The Brain Networks Underlying Imagination – Separate Subnetworks Construct and Evaluate Imagined Scenarios

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Brain Thinking Imagination Concept

One subnetwork constructs imagined scenarios, while the other evaluates them.

Two components of imagination — constructing and evaluating imagined scenarios — rely on separate subnetworks in the default mode network, according to research recently published in JNeurosci.

Even when you aren’t doing anything, your brain is hard at work. The default mode network (DMN) activates during the brain’s resting state and has been linked to daydreaming, planning, and imagining the future. In previous studies, scientists noticed the DMN could be divided into two subnetworks, ventral and dorsal, but their different roles were debated.

Brain Networks Underlying Imagination

Whole-brain analysis of vividness and valence. Top panel shows the main effect of valence and vividness as well as their difference contrasts for the entire 12 second imagination period. The bottom two panels show the four effects for the early (first 4 s) and middle (middle 4 s) parts of the imagination period. There were no significant effects for the late (last 4 s) part of the imagination period. Credit: Lee et al., JNeurosci 2021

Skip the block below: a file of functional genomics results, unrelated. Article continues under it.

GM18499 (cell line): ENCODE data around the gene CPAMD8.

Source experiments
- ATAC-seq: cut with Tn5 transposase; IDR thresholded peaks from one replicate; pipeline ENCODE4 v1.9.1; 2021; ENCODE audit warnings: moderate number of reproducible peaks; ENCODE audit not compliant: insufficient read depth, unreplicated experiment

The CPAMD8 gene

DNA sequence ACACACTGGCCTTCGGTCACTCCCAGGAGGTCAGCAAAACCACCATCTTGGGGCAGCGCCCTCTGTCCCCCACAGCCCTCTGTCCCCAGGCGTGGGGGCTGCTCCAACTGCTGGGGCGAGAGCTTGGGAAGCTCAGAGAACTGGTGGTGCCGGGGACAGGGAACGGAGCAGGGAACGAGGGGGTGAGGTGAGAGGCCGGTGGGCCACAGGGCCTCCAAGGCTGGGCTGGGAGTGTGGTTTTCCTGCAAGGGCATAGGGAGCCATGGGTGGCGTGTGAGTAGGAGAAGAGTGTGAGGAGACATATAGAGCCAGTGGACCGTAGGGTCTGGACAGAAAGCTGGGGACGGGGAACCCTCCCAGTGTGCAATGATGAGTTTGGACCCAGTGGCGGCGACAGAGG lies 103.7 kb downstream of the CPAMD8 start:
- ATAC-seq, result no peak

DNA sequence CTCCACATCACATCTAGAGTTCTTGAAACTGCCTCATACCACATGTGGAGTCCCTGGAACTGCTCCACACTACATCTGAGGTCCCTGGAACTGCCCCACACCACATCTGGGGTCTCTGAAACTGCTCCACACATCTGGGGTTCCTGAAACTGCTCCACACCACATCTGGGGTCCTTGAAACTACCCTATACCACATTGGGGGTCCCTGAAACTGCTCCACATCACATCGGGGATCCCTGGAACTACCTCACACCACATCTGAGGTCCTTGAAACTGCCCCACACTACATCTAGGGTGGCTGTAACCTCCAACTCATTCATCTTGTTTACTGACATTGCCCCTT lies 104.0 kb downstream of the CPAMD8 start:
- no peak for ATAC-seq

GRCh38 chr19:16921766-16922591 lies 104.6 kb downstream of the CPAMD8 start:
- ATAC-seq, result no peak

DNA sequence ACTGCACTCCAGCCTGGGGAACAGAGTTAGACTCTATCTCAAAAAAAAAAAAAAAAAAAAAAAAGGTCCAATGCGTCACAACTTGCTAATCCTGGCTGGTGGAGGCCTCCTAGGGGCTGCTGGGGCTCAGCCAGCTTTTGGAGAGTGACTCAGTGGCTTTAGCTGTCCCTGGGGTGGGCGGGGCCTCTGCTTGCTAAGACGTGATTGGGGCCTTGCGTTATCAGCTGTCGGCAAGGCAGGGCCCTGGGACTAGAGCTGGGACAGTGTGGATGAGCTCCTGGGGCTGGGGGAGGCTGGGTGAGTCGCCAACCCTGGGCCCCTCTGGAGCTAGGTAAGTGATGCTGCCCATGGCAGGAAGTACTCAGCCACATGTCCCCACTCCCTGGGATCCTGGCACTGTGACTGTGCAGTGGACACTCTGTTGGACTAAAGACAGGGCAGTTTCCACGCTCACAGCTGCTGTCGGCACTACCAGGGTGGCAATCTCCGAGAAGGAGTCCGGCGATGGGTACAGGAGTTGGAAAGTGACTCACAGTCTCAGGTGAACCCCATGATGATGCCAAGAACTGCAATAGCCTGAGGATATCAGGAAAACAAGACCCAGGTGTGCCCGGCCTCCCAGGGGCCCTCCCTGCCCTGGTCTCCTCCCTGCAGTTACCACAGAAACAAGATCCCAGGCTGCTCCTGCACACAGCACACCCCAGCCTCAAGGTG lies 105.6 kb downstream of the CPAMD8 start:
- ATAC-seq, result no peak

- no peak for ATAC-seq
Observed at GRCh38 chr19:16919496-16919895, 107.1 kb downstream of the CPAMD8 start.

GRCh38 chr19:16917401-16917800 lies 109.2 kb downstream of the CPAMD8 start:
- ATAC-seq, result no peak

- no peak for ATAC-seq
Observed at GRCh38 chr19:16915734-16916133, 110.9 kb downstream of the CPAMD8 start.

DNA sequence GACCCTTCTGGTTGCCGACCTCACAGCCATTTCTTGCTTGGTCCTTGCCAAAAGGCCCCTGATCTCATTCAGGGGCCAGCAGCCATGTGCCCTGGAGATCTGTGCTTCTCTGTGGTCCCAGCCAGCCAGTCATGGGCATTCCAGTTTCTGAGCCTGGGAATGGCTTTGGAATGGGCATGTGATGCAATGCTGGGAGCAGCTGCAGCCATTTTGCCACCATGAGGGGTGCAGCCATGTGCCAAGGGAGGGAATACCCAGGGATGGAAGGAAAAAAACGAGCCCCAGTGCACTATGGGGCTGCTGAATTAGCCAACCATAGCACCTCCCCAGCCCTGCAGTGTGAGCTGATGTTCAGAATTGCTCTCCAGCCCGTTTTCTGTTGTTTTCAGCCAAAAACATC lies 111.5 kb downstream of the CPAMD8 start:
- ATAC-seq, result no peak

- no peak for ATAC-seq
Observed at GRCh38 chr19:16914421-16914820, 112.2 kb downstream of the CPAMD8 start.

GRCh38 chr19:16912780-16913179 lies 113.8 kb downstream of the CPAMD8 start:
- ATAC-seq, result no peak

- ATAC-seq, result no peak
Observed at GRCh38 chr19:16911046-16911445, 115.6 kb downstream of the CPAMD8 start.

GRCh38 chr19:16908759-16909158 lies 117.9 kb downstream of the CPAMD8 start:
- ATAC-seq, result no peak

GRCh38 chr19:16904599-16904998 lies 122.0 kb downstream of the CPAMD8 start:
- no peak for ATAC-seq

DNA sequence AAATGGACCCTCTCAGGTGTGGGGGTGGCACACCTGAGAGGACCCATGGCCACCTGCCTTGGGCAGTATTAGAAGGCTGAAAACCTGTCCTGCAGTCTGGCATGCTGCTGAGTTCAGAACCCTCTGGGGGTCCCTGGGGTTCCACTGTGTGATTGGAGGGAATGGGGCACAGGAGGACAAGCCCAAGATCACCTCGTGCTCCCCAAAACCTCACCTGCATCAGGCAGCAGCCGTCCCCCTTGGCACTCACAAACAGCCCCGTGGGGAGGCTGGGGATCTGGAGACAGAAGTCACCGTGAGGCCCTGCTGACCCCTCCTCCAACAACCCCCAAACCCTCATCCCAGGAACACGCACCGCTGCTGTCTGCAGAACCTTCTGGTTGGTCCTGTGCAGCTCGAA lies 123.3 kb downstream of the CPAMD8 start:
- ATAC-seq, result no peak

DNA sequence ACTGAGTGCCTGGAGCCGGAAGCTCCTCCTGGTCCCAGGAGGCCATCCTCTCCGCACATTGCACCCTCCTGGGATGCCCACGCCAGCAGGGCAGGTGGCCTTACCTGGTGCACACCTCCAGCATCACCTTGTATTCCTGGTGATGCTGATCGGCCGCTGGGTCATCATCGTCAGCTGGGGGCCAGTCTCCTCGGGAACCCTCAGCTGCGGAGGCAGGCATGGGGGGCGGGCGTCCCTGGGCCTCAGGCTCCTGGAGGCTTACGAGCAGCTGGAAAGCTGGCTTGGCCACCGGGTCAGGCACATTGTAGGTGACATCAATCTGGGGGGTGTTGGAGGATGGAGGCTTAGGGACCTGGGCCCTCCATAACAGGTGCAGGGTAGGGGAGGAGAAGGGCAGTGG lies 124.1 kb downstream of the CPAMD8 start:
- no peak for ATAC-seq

Lee et al. used fMRI to measure participants’ brain activity while they imagined scenarios listed on prompts, like “Imagine you win the lottery.” The scenarios varied in vividness and valence — some were positive, others negative. Only the vividness of a scenario influenced the activity of the ventral default mode network. Conversely, only the positive or negative quality of the imagined scenario affected the activity of the dorsal default mode network. The results indicate the default mode network is divided into separate subsystems for constructing and evaluating imagined scenarios. Understanding this division allows for future, more detailed studies on the neural mechanisms underlying imagination.

Reference: “The Ventral and Dorsal Default Mode Networks Are Dissociably Modulated by the Vividness and Valence of Imagined Events” 17 May 2021, Journal of Neuroscience.
DOI: 10.1523/JNEUROSCI.1273-20.2021

Funding: NIH/National Institute of Drug Abuse





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